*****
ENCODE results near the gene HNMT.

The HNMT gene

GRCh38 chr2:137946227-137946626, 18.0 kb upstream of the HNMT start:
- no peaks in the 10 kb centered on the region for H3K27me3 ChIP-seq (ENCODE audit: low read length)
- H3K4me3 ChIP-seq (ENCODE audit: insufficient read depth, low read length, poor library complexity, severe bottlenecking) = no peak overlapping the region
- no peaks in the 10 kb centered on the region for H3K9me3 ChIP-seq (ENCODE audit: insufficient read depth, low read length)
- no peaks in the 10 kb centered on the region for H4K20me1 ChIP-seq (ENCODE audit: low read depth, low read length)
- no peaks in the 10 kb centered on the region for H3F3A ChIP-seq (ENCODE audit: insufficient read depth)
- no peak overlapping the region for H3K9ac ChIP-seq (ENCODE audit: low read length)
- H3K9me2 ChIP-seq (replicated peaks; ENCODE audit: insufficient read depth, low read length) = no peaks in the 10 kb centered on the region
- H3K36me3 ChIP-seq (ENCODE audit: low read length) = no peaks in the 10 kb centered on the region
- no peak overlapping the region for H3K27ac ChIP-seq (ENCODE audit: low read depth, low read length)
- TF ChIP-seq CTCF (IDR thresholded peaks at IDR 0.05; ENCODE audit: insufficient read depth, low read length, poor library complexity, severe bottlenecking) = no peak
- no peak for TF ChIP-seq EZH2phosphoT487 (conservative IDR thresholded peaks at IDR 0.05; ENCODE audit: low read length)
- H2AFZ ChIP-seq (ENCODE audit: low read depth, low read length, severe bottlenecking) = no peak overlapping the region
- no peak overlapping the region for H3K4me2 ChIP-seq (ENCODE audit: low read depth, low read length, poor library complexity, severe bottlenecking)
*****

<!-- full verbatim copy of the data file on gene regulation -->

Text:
ENCODE results near the gene HNMT.

The HNMT gene

GRCh38 chr2:137946227-137946626, 18.0 kb upstream of the HNMT start:
- no peaks in the 10 kb centered on the region for H3K27me3 ChIP-seq (ENCODE audit: low read length)
- H3K4me3 ChIP-seq (ENCODE audit: insufficient read depth, low read length, poor library complexity, severe bottlenecking) = no peak overlapping the region
- no peaks in the 10 kb centered on the region for H3K9me3 ChIP-seq (ENCODE audit: insufficient read depth, low read length)
- no peaks in the 10 kb centered on the region for H4K20me1 ChIP-seq (ENCODE audit: low read depth, low read length)
- no peaks in the 10 kb centered on the region for H3F3A ChIP-seq (ENCODE audit: insufficient read depth)
- no peak overlapping the region for H3K9ac ChIP-seq (ENCODE audit: low read length)
- H3K9me2 ChIP-seq (replicated peaks; ENCODE audit: insufficient read depth, low read length) = no peaks in the 10 kb centered on the region
- H3K36me3 ChIP-seq (ENCODE audit: low read length) = no peaks in the 10 kb centered on the region
- no peak overlapping the region for H3K27ac ChIP-seq (ENCODE audit: low read depth, low read length)
- TF ChIP-seq CTCF (IDR thresholded peaks at IDR 0.05; ENCODE audit: insufficient read depth, low read length, poor library complexity, severe bottlenecking) = no peak
- no peak for TF ChIP-seq EZH2phosphoT487 (conservative IDR thresholded peaks at IDR 0.05; ENCODE audit: low read length)
- H2AFZ ChIP-seq (ENCODE audit: low read depth, low read length, severe bottlenecking) = no peak overlapping the region
- no peak overlapping the region for H3K4me2 ChIP-seq (ENCODE audit: low read depth, low read length, poor library complexity, severe bottlenecking)